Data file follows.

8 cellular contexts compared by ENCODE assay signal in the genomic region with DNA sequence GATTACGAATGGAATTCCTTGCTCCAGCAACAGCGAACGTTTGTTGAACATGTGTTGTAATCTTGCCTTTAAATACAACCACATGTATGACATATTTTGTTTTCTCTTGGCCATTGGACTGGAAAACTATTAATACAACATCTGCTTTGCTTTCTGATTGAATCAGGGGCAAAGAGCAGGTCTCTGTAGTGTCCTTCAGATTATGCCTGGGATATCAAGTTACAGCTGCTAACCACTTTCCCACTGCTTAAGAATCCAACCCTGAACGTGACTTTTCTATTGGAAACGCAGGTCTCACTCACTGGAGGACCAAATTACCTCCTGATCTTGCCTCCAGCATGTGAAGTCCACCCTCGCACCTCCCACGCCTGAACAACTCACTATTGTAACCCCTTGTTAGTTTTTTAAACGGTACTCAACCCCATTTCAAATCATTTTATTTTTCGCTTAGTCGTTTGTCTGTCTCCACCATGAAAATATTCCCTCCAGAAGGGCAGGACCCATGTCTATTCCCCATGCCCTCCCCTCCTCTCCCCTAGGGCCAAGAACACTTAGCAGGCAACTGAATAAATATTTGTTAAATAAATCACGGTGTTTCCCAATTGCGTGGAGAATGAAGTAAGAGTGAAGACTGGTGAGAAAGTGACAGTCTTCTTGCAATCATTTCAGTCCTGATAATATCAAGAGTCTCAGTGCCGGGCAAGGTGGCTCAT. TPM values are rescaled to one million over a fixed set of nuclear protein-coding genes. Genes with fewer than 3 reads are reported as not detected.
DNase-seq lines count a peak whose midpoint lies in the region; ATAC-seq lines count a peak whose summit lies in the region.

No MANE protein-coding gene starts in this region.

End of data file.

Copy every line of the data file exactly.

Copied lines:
8 cellular contexts compared by ENCODE assay signal in the genomic region with DNA sequence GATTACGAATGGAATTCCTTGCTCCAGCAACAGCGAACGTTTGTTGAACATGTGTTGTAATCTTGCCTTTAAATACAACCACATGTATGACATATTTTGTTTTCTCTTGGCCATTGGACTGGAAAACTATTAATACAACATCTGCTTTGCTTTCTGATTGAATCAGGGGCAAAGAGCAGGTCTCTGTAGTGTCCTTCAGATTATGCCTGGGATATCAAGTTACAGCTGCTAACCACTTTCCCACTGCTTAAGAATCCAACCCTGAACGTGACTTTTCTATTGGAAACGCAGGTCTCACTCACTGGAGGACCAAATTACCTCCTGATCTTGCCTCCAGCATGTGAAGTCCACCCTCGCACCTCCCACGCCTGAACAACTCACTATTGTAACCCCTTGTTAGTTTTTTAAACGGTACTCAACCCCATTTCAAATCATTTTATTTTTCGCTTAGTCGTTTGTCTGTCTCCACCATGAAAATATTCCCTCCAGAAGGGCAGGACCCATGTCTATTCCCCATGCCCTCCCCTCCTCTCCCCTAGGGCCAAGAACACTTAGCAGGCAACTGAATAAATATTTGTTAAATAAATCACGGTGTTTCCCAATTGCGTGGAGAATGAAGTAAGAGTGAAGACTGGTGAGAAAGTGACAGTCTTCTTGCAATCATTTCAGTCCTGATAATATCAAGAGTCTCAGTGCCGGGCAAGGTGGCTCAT. TPM values are rescaled to one million over a fixed set of nuclear protein-coding genes. Genes with fewer than 3 reads are reported as not detected.
DNase-seq lines count a peak whose midpoint lies in the region; ATAC-seq lines count a peak whose summit lies in the region.

No MANE protein-coding gene starts in this region.